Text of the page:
In acute lung inflammation, blood neutrophils and monocytes migrate into the lung parenchyma and bronchoalveolar space. The infiltration of the inflamed lung by monocytes is poorly understood because of difficulties in quantifying these cells in the presence of resident macrophages. Radiolabeled monocytes were used to study monocyte migration into the inflamed rat lung. Monocytes and neutrophils were purified from blood, labeled with 51Cr and thin, respectively, and injected i.v. into rats given an intratracheal injection of LPS. The accumulation of 51Cr-labeled monocytes increased > 10-fold in the lung parenchyma and 170-fold in the bronchoalveolar lavage (BAL) 18 h after LPS. 111In-labeled neutrophils increased >30-fold in the lung tissue and 500-fold in the BAL. Treatment of rats with a blocking anti- CD18 mAb inhibited monocyte accumulation in the lung and BAL by about 30%, whereas blocking very late activation Ag-4 (VLA-4) had no effect. Combined blockade of VLA-4 and CD18 inhibited approximately 30% of the migration to the lung parenchyma, but decreased the BAL by 80%. Monocyte migration to cutaneous inflammation was completely abolished by the combined mAb treatment. Neutrophil accumulation in the lung and BAL was not decreased by blocking either CD18 or VLA-4 and was only partially reduced by blocking CD18 plus VLA-4. Thus, monocyte migration to the LPS inflamed lung is substantially CD11/CD18 and VLA-4 independent, but accumulation in BAL is mediated by CD18 and VLA-4. Monocytes as well as neutrophils may use a previously unrecognized endothelial adhesion and migration pathway in the lung.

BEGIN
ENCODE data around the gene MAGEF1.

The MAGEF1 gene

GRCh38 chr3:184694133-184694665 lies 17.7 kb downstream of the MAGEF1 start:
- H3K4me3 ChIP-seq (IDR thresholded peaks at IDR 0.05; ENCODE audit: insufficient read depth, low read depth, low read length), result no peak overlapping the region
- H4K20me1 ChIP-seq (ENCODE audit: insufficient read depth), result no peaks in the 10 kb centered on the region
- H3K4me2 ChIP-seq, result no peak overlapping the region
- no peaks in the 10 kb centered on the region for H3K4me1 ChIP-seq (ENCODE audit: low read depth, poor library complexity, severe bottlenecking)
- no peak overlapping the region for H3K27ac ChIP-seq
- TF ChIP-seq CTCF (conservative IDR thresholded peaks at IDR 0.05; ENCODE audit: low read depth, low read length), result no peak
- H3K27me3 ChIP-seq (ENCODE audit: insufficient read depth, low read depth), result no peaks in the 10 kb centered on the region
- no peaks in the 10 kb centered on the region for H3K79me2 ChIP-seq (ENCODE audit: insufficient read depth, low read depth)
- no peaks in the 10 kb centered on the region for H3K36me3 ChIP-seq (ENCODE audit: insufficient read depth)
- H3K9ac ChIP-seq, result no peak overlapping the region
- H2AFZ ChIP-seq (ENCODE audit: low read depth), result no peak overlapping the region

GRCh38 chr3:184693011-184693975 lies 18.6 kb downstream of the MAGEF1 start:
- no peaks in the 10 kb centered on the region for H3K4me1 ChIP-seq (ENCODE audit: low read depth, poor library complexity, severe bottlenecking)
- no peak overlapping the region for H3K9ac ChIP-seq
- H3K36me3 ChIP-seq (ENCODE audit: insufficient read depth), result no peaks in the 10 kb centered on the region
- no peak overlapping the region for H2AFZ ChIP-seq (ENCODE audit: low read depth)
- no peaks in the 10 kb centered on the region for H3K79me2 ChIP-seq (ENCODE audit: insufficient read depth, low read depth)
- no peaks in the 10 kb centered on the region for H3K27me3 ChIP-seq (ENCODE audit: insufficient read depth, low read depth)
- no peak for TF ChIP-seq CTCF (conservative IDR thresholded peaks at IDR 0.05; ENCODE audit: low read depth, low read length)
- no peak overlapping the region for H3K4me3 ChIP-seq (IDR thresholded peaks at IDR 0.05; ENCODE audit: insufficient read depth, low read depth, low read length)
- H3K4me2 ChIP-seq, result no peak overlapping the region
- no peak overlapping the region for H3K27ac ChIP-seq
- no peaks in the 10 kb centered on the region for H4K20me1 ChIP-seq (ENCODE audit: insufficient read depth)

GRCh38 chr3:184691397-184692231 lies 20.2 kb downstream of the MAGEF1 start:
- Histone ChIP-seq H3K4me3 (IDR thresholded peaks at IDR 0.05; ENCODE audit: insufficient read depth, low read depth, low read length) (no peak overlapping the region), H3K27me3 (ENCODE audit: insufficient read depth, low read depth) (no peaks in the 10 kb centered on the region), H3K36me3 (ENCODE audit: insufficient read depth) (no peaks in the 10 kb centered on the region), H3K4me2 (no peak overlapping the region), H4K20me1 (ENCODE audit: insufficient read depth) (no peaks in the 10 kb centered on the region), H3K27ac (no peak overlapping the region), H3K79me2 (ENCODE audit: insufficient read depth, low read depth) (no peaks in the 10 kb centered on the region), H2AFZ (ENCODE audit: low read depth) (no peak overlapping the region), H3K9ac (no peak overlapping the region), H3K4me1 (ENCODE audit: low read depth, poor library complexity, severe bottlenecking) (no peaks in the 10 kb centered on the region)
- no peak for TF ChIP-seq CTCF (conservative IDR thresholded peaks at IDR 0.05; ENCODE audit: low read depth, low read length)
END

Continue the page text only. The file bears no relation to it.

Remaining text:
|Original language||English (US)|
|Number of pages||7|
|Journal||Journal of Immunology|
|State||Published - Dec 1 1998|
ASJC Scopus subject areas
- Immunology and Allergy